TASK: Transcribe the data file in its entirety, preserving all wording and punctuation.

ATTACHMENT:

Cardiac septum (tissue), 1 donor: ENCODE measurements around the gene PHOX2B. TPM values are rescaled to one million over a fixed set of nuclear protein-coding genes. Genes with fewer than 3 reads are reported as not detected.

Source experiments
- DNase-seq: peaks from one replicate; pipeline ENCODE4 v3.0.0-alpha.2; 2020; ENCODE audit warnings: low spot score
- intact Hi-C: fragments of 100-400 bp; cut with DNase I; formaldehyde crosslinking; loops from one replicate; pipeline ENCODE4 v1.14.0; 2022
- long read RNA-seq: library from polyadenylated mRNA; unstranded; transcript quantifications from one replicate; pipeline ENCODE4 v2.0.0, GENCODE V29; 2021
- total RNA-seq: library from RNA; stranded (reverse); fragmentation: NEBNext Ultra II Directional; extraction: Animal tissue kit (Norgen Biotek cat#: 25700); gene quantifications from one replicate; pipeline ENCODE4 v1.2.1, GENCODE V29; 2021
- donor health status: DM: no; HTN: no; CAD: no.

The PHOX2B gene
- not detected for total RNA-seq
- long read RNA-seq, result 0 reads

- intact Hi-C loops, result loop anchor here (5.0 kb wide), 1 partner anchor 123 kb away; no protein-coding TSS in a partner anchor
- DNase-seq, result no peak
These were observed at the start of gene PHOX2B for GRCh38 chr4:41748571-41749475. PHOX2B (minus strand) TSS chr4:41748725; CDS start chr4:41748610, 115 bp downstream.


Cardiac septum (tissue), 1 donor: ENCODE measurements around the gene PHOX2B. TPM values are rescaled to one million over a fixed set of nuclear protein-coding genes. Genes with fewer than 3 reads are reported as not detected.

Source experiments
- DNase-seq: peaks from one replicate; pipeline ENCODE4 v3.0.0-alpha.2; 2020; ENCODE audit warnings: low spot score
- intact Hi-C: fragments of 100-400 bp; cut with DNase I; formaldehyde crosslinking; loops from one replicate; pipeline ENCODE4 v1.14.0; 2022
- long read RNA-seq: library from polyadenylated mRNA; unstranded; transcript quantifications from one replicate; pipeline ENCODE4 v2.0.0, GENCODE V29; 2021
- total RNA-seq: library from RNA; stranded (reverse); fragmentation: NEBNext Ultra II Directional; extraction: Animal tissue kit (Norgen Biotek cat#: 25700); gene quantifications from one replicate; pipeline ENCODE4 v1.2.1, GENCODE V29; 2021
- donor health status: DM: no; HTN: no; CAD: no.

The PHOX2B gene
- not detected for total RNA-seq
- long read RNA-seq, result 0 reads

- intact Hi-C loops, result loop anchor here (5.0 kb wide), 1 partner anchor 123 kb away; no protein-coding TSS in a partner anchor
- DNase-seq, result no peak
These were observed at the start of gene PHOX2B for GRCh38 chr4:41748571-41749475. PHOX2B (minus strand) TSS chr4:41748725; CDS start chr4:41748610, 115 bp downstream.